At a scheduled meeting on Monday night in Kelford, the Bertie Board of Commissioners encouraged county residents impacted by the storm in any way to visit the DRC.

“Don’t wait until the last minute,” Commissioner Ron Wesson said at Monday’s meeting, imploring Bertie residents that need assistance to sign-up with FEMA.

Wesson referenced a personal story involving damage to his mother’s home during Hurricane Floyd in 1999.

“She registered for assistance with FEMA at that time, but due to her income as a retired school teacher she didn’t qualify,” he said. “But that didn’t stop her from trying. She wound up spending $12,000 of her own money to make the necessary repairs to her residence. A few years later she received a check for $8,500 from FEMA, who said they had some left-over funds from the assistance offered during Floyd.”

Commission Chairman John Trent also encouraged those with damage to file an application at the DRC.

“Assistance is also available for those who rent a residence,” Trent stressed. “Anyone with damage needs to file (with FEMA). If you had water in your house you need to file. If you had water under your house you need to file.”

At the meeting, Bertie Emergency Services Director Mitch Cooper gave a brief update on damages in the county as well as the agencies, other than FEMA, who are working to help get local citizens back on their feet.

Cooper said 90-plus homes across the county were damaged.

“There are disaster recovery teams going door-to-door taking information and getting people registered, but some of that information is coming back (to FEMA) and is being denied (for federal assistance),” Cooper explained. “(Bertie) residents need to take that (denial) letter to the DRC and find out why they were denied. Don’t stop until you get an answer you’re willing to agree with.”

Cooper stressed that having FEMA in the county is, “a good thing as they give much assistance.”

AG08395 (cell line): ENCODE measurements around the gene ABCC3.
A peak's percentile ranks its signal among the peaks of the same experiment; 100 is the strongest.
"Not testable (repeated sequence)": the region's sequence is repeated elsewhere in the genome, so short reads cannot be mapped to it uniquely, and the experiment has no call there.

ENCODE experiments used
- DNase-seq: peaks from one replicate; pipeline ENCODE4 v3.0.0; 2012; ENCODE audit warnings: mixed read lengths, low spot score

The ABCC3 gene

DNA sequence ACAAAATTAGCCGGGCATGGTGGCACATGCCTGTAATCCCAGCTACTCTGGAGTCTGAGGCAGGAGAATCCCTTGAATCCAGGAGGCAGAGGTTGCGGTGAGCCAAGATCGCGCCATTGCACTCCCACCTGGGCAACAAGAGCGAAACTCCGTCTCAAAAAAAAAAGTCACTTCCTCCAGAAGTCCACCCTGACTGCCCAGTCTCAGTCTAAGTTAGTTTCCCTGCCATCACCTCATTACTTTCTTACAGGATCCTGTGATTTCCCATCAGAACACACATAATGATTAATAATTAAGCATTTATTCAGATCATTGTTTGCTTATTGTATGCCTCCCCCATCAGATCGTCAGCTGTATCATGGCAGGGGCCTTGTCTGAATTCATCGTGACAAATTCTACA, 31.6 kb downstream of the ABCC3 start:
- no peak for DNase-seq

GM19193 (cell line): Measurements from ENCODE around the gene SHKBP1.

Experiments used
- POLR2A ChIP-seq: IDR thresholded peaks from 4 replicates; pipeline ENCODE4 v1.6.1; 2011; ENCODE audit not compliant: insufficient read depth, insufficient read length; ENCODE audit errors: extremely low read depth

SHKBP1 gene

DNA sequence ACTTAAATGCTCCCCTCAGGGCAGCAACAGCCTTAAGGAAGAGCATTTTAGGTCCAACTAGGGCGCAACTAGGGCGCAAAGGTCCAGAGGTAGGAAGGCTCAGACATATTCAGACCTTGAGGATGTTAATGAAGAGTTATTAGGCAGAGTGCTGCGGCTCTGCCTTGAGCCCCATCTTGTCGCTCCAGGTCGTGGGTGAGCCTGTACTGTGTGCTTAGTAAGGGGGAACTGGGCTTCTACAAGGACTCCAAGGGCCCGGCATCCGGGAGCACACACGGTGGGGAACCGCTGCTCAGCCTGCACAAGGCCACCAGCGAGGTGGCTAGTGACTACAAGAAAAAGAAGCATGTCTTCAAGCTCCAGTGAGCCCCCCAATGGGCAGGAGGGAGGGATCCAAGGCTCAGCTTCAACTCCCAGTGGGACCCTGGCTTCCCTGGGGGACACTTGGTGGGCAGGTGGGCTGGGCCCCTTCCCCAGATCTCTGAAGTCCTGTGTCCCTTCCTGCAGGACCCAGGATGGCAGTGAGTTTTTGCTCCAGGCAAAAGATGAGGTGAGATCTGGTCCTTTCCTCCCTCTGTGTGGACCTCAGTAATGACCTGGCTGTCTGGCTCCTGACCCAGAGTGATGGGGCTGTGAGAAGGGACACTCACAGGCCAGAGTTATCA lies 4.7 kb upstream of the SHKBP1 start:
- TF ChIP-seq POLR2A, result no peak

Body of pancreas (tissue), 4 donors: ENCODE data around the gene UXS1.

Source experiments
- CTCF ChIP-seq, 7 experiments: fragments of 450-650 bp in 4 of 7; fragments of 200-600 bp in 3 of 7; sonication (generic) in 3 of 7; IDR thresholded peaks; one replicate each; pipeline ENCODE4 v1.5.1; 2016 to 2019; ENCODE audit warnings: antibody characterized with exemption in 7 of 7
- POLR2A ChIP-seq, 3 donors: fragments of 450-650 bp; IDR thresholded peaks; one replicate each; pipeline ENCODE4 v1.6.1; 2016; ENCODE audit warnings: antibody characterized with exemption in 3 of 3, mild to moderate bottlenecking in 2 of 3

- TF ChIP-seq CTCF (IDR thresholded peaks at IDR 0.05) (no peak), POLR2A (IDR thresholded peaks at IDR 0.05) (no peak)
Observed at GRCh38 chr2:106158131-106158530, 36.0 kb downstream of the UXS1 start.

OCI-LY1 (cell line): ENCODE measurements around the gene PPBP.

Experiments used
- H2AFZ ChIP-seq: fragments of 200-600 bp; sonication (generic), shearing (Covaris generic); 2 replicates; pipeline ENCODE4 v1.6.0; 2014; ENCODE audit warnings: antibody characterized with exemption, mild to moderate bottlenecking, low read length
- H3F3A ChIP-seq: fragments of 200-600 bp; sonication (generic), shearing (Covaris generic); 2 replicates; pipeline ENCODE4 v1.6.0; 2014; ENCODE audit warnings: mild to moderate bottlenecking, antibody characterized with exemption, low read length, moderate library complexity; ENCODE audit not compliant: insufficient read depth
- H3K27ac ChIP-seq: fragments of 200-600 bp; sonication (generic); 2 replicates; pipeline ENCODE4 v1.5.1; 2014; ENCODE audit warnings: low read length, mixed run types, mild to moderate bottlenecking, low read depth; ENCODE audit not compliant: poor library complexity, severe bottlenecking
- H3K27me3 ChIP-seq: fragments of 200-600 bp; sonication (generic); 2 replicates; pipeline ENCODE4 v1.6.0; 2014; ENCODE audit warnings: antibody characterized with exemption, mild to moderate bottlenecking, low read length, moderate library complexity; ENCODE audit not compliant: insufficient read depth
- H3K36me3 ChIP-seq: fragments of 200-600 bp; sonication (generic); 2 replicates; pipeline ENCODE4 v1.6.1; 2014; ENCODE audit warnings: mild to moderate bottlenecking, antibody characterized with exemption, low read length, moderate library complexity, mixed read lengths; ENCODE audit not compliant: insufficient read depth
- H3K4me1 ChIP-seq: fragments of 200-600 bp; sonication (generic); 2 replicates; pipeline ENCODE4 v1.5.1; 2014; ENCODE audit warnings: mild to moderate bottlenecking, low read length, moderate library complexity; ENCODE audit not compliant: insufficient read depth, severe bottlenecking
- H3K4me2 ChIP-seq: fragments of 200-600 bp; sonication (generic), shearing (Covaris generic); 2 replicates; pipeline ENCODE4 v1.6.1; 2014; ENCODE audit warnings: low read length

He added that assistance is also coming from other resources.

“We have the Baptist Men on the ground; we have the Methodist group on the ground doing tear-outs,” Cooper said, referencing the process of removing water-damaged walls, insulation and other types of construction materials from damaged homes.

“On Monday, DART (Disaster Assistance Response Team) from Children of Christ Ministries showed up; they are assisting those already here representing the Methodist and Baptist groups,” Cooper added.

Disaster donations of goods for county citizens are being funneled through the Heritage Leadership Academy in Windsor.

FEMA officials are encouraging those not able to immediately visit their local office in Windsor or do not have Internet availability that they can call, toll-free, 1-800-621-3362 and register.

As of Oct. 24, FEMA announced that 54,353 registrations for individual and household assistance had been received from across North Carolina due to damage from Hurricane Matthew. Statewide assistance approved by that same date totaled $43,847,442.77.

About Cal Bryant

Cal Bryant, a 40-year veteran of the newspaper industry, serves as the Editor at Roanoke-Chowan Publications, publishers of the Roanoke-Chowan News-Herald, Gates County Index, and Front Porch Living magazine.

email author More by Cal